The breakouts

"BREAKING BAD'S" Walt White has been compared to the pot-selling soccer mom of "Weeds." But Walt is no mere peddler of soft drugs in a sendup of suburban America -- he's a crystal meth-making Everyman in the middle of a midlife crisis on steroids. As played by the devastating Bryan Cranston, Walt is a chemistry teacher dying of cancer and cooking up drugs while trying to keep his wife happy, his young partner-in-crime in line and his special-needs son healthy.

In fact, as realized on AMC -- a network "that never once asked me to file the edges," says creator-executive producer Vince Gilligan -- the pointed drama is at once darkly comic and tragic. In the pilot, Walt whips up his first batch of drugs in an RV wearing nothing but his skivvies and an apron, and later tries to kill himself but is thwarted by the gun's safety mechanism.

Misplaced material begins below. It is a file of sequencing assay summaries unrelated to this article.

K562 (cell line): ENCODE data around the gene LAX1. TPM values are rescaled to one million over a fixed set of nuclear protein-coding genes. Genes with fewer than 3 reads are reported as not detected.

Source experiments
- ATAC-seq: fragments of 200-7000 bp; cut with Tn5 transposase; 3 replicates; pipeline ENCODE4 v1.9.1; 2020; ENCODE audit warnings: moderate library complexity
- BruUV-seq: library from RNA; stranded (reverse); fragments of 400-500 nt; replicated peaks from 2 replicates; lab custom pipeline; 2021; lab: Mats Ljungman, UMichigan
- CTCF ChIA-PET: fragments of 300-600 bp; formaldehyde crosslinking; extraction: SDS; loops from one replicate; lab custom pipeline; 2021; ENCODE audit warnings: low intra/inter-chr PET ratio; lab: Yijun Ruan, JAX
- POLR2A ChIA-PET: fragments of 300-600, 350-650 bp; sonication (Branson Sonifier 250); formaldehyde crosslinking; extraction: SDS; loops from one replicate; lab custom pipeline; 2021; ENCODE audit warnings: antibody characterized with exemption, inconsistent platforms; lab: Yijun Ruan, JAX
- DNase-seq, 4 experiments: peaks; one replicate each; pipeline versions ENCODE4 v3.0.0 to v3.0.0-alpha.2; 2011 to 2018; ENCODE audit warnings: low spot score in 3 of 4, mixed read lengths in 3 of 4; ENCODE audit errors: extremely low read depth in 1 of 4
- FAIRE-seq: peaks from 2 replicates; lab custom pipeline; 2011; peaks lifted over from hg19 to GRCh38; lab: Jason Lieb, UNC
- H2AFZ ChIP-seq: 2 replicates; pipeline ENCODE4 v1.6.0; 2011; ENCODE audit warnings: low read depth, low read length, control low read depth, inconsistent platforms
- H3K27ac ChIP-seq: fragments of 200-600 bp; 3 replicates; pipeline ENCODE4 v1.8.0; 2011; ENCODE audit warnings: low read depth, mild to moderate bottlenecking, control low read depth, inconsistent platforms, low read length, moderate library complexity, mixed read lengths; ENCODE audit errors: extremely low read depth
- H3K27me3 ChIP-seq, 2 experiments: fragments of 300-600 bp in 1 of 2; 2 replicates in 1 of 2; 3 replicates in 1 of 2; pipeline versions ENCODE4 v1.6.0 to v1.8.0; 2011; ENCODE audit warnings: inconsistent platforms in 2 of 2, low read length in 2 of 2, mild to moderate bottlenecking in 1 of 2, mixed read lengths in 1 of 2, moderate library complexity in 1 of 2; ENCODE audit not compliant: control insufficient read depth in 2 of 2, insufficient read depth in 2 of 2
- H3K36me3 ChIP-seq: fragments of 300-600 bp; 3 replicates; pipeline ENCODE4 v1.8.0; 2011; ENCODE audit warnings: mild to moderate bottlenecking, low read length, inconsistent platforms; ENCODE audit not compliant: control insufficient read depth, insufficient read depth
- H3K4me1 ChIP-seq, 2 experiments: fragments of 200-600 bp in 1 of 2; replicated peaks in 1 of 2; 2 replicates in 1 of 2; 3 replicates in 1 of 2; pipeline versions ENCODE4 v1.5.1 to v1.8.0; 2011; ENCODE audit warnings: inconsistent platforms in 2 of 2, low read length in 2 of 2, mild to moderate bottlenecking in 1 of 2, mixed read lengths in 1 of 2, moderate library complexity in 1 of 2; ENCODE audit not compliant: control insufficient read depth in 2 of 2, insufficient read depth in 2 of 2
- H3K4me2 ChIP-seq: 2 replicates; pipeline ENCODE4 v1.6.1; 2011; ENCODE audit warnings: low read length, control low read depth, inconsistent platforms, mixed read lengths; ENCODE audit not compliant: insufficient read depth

"Walt's not crazy. He's desperate to help his family," Gilligan says. "At the same time, there is an element of wish fulfillment in terms of walking on the wild side. He's a good guy making bad decisions."

Cranston says he began dreaming of Walt's life after reading the script. "Regret makes you one of two ways. You become either really angry or cynical, or you implode. Walt implodes. And I think it's very relatable," Cranston says. "You find yourself hoping he succeeds. It's an emotional tug of war."

And his journey is just getting started.

"It took all season for Walt to decide to cook meth, as it should have," Gilligan says. "Now his world is really about to change. He's still dying. He's still struggling. He's just a little more committed now."

Adds Cranston: "I've always said it's circumstantial that he's cooking meth. If Walt was a mathematician, he'd be counting cards. It's sort of besides the point."

-- D.M.

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